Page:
I guess according to some people, I just don't have that "writer" mindset of living in rags and scraping by on pork n' beans. My art should be my entire existence and I should be wrapped inside of it in a cocoon until my wings sprout forth and set me free. 

Yeah, I'm not sure where that metaphor came from either.

I'm not going to apologize for not fitting the role of the stereotypical, getting-ready-to-stick-my-head-in-the-oven writer. As with everything else in life, I'm simply me and that's all I can be.

Now if you'll excuse me, I'm going to go dye my hair black, chop it all off, and spike it.

Wednesday, August 17, 2011

I'm one of those silly, crying parents.

My son started kindergarten this week and as a first timer, I was pretty nervous. How is he going to act? Is he going to fight with the other kids as much as he fights with his brother? Will the world's pickiest eater eat lunchroom food (which is already unappealing) or will I resort to packing a ham and cheese sandwich for him every day?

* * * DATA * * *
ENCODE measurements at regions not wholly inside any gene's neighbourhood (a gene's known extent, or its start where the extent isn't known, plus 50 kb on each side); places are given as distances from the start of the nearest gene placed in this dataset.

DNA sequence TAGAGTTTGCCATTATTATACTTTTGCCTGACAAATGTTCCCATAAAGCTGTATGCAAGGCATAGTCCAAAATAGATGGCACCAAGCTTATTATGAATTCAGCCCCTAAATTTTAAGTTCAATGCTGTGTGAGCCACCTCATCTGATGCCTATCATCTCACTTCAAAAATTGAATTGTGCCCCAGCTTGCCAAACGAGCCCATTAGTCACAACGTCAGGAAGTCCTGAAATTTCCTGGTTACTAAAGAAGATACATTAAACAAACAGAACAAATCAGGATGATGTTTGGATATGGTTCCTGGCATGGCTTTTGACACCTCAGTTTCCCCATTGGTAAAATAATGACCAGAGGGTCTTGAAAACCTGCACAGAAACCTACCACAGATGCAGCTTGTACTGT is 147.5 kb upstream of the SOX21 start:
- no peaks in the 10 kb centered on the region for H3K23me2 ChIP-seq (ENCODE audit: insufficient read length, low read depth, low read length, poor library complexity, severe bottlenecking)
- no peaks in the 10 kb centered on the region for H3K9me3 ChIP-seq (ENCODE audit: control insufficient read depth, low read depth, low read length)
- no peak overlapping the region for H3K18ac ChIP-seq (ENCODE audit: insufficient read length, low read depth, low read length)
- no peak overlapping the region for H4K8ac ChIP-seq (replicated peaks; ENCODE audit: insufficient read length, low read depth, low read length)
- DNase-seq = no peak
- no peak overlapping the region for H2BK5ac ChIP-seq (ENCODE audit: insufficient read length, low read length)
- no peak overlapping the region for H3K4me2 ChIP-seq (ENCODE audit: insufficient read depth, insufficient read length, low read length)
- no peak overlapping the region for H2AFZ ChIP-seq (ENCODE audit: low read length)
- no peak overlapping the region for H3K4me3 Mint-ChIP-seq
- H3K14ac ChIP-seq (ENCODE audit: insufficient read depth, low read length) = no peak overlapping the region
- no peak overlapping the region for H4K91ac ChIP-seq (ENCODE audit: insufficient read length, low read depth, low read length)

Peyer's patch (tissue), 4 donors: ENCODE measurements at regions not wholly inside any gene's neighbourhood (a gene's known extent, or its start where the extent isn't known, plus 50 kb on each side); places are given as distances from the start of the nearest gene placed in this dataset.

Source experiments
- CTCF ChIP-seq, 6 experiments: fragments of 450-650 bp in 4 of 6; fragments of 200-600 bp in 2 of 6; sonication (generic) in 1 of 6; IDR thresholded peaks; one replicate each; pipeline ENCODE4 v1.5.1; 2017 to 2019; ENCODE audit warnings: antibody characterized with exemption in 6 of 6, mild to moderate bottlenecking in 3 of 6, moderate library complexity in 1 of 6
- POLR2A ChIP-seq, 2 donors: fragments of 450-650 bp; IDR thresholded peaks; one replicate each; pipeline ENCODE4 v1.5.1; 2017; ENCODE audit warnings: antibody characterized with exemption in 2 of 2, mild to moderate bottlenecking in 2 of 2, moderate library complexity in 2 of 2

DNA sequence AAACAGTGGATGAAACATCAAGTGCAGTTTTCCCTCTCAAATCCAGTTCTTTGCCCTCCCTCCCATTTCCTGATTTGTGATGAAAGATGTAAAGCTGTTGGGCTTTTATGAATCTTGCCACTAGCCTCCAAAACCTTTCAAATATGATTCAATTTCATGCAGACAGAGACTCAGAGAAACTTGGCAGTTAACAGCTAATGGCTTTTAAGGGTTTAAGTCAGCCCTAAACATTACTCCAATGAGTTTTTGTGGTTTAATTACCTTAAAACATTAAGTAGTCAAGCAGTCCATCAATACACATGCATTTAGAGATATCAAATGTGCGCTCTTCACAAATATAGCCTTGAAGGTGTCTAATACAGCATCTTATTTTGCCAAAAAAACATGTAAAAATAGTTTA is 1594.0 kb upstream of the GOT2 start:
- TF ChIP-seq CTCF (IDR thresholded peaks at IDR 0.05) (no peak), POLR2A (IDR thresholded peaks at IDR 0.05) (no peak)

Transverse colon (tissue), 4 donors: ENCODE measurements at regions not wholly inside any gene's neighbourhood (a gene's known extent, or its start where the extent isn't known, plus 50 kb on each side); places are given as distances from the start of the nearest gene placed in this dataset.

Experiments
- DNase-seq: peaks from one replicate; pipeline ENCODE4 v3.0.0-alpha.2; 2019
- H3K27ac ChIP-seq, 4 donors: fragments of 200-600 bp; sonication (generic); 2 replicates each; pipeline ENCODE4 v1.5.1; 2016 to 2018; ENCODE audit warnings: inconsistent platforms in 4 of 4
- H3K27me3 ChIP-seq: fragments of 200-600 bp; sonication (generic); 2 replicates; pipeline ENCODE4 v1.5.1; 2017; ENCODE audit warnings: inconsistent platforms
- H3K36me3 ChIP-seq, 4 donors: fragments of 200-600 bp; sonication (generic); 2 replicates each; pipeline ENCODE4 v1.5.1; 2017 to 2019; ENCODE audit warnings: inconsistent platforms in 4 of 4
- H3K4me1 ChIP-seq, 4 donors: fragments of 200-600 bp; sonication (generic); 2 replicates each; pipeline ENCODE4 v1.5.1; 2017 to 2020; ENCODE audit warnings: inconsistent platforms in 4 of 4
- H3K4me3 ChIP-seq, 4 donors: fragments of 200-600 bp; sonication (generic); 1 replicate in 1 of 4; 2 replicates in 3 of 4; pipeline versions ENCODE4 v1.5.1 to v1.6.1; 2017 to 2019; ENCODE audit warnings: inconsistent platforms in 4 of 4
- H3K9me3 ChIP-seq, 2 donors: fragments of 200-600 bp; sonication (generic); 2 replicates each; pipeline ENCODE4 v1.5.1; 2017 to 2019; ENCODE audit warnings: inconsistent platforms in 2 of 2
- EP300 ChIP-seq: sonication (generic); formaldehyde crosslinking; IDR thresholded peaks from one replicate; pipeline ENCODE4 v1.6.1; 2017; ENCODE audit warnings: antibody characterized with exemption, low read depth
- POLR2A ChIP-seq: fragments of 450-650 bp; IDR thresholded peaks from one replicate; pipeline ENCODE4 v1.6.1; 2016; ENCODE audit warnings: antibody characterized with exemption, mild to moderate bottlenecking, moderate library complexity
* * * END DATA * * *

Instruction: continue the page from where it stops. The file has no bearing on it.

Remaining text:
The reason I am a full time writer now is because of my kids. I left business management behind to pursue my dreams. Since I was a kid, I've never wanted anything more than to be a writer. I couldn't very well tell my children to pursue their dreams when I hadn't done so myself. So now I have this incredible 5 year-old that is about to start his student career; he's about to leave me for 8 hours a day. I won't be there if another kid hurts his feelings, I won't be there if he gets a scraped knee. I won't be able to help him if he has a problem

Up until this week, I always thought it was silly for parents to cry when their little one goes off to school for the first time. Now I'm the silly parent.

I now have to place my faith in God above that He'll watch over my son. I'll be placing my faith in what I hear is a really good teacher. I have to place my faith in that I've taught my son the lessons that I've needed to teach him in order to reach his full potential in school. He's not going to be perfect; I don't expect him to be. In fact, I expect him to pull his fair share of tickets in an attempt to show everyone who's boss.